OVER THE LAST FEW YEARS OF TRAVELING IN THE DEVELOPING WORLD, I’ve seen firsthand how little most people have. I’ve watched men cut bricks out of mud in the Chadian desert and boys endlessly haul buckets of well water for their goats. I’ve begun to think more about the inequalities in the world and the obligations that might come with privilege. Travel has also made me more mindful of my effect on the natural world. At first, I’d assumed that my environmental footprint would be much lower than that of the average American because I lived in a van and didn’t own many possessions. But as I read more, I realized that the amount of flying that I do still leaves me in the highest percentiles of impact–my climbing trips were resulting in tons of additional greenhouse-gas emissions per year.

My next thought was to buy carbon offsets. After I researched them, however, I decided it might be better to make more direct, personal choices about which environmental programs to support. There were vast differences in carbon accounting methods, and even bigger contrasts in the kinds of projects those programs supported, as well as in the quality of the resulting carbon offsets. Paying someone to plant trees in the first world seemed less beneficial to me than helping to provide solar lighting in the developing world. Although both actions could be considered to “offset carbon,” the second one not only reduces reliance on fossil fuel, but also improves standards of living for local residents. In some developing countries, low-income families without access to electricity spend up to 20 percent of their earnings on kerosene. Purchasing this fuel is an economic burden for them; burning it emits large amounts of carbon dioxide and soot into the atmosphere, contributing to global warming. In addition, it causes serious health problems: using a kerosene lantern indoors for an hour is equivalent to smoking up to ten cigarettes.

I’ve tried to approach environmentalism the same way I do climbing: by setting small, concrete goals that build on each other and by paying close attention to potential consequences. In 2012 I started a foundation with the goal of donating money to clean-energy causes. I also worked on smaller projects, installing solar panels at my mother’s house and giving up meat. In some ways, it might seem silly to make the effort when the environmental problems facing our world are much bigger than any one person’s actions–and when experts’ predictions are now filled with apocalyptic visions of calving glaciers, rising seas and savage storms. But some walls also seem so huge and impossible that it appears pointless to work toward them. And climbing sometimes requires the acceptance of failure. The beauty has always been found in the process.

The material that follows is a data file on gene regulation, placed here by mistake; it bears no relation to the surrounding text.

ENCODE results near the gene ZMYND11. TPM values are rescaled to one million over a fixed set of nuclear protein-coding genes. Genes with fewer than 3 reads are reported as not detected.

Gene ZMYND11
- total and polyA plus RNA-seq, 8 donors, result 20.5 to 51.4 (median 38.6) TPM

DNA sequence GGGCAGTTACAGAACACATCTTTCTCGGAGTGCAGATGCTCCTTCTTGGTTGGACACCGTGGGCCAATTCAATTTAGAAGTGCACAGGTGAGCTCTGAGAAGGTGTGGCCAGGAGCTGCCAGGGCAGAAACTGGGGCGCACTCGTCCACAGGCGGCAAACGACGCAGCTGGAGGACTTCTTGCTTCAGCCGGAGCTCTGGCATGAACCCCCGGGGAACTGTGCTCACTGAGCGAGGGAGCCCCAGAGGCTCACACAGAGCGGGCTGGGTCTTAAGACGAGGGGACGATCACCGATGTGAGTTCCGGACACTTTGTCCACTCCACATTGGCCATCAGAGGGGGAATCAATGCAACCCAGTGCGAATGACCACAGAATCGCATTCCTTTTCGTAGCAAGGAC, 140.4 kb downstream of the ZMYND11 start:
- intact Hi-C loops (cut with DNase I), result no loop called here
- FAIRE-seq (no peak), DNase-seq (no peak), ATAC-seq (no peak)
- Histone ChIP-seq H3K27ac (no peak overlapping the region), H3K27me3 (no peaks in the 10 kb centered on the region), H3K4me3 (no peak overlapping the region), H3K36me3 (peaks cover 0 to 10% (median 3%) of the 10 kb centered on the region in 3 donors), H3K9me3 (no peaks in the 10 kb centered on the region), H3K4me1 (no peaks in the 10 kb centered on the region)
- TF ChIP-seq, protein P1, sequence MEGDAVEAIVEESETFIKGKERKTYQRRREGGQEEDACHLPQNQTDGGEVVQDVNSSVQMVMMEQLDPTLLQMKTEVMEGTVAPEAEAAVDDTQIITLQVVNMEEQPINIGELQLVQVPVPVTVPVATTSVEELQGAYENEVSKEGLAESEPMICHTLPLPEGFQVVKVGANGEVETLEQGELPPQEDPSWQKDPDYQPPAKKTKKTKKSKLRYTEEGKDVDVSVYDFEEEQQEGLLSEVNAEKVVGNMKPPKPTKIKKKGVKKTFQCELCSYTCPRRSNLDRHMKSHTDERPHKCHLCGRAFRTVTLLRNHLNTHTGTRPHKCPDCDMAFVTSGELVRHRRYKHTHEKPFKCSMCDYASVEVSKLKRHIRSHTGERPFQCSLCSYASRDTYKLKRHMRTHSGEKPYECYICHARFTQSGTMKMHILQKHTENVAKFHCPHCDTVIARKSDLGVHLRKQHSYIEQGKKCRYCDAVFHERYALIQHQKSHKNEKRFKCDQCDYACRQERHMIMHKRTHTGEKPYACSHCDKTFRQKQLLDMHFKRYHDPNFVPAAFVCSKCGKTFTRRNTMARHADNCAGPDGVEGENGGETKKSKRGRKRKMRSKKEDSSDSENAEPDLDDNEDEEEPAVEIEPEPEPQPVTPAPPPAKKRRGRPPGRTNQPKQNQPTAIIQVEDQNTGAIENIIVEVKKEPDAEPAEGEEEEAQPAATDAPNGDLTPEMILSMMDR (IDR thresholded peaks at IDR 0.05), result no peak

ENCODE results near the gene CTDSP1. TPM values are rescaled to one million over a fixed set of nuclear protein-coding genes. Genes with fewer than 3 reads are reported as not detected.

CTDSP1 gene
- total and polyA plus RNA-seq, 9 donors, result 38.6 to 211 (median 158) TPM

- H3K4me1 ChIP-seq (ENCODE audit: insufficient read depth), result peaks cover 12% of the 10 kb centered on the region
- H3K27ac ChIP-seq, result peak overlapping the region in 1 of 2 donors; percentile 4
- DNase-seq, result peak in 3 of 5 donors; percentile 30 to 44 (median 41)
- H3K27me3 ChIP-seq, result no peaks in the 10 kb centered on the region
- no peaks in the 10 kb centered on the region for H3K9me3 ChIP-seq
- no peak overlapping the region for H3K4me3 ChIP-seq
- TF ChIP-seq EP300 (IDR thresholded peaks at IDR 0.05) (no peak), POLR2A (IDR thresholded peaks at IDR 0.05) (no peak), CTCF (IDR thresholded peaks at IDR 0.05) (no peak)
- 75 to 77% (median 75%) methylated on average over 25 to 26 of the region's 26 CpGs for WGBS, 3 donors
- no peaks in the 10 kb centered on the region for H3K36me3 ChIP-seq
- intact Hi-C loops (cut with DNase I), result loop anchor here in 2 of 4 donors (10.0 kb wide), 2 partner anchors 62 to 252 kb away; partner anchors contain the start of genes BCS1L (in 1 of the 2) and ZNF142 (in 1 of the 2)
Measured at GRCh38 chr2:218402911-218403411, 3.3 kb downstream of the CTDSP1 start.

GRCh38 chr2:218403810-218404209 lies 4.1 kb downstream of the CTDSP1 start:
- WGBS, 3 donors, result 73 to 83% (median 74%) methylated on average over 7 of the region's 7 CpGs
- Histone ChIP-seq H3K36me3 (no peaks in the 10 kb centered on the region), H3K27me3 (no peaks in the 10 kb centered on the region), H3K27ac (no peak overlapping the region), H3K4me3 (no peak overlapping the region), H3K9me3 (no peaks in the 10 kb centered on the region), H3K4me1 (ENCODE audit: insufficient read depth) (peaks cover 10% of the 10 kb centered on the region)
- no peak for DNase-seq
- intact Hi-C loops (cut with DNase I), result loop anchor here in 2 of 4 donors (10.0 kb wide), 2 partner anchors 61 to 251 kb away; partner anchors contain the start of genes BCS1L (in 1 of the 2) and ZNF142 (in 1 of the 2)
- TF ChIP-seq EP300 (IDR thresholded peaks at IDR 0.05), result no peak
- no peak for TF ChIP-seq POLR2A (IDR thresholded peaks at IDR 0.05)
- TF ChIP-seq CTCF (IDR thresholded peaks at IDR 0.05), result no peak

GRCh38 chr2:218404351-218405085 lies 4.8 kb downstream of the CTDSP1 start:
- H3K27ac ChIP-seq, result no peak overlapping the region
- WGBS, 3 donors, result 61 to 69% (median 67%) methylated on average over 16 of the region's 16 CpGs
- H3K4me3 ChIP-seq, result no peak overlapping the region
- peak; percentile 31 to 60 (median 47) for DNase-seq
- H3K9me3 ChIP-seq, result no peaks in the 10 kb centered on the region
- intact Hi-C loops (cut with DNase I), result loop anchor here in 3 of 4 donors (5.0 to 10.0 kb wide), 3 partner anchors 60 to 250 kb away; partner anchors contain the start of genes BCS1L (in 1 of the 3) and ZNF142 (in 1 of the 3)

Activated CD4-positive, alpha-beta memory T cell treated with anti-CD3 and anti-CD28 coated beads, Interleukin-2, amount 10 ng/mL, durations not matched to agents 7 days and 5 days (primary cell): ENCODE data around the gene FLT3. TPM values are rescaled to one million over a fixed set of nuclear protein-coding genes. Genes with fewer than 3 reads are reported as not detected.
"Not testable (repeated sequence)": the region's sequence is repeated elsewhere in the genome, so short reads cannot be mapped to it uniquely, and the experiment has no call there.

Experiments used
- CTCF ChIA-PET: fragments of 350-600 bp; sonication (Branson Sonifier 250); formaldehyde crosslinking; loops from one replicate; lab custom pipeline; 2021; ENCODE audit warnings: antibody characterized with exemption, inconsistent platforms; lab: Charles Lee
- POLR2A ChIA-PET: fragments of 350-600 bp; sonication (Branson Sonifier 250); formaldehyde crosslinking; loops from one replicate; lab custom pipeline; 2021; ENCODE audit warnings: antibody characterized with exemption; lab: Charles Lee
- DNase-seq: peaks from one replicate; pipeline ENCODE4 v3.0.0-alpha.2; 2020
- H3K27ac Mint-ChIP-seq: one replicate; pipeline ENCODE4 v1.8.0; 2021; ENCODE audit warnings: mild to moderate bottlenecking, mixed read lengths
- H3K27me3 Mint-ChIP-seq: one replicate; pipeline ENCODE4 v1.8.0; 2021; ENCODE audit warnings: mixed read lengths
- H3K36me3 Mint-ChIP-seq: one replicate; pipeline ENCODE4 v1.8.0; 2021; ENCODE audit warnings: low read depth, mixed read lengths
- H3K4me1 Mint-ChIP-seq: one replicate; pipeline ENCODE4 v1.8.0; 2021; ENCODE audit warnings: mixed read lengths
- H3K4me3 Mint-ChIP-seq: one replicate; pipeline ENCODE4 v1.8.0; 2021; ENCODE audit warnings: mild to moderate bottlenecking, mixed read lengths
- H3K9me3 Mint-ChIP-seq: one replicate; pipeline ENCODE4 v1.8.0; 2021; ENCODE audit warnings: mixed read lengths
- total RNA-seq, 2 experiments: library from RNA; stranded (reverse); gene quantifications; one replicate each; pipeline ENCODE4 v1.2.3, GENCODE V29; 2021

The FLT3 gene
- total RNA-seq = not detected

JANUARY 9-13: On this climb, not all of the process was beautiful. Cedar and I wound up spending four days climbing, fixing and cleaning the route. Each day, we worked from sunrise to sunset. Though we were always in the shade of the wall, we’d watch the shadows track across the valley below, before they finally swallowed everything in the murk of evening. The more vegetation we pulled off the upper pitches, the more dirt rained down on the lower ones. The more big plants we removed from the route, the more the small ones stood out. Once we started, we couldn’t stop until we saw a perfectly clean slab of limestone. Some of the plants were particularly tough to get out, adapted as they are to rugged conditions. I had thorns growing out of my hands for a week after I returned to the States. One of the first ascentionists, Jeff Jackson, wrote in an email about Sendero, “God smiles every time you uproot a lechuguilla.” We knew that plants would grow back and that the wall would eventually revert to a hanging garden. But as Cedar and I swung around plucking cactuses and ticking holds, I didn’t know what the long-term effects on the cliff ecosystem might be. I just had a vague sense of unease that we were putting so much work into something that was supposed to be pure and simple.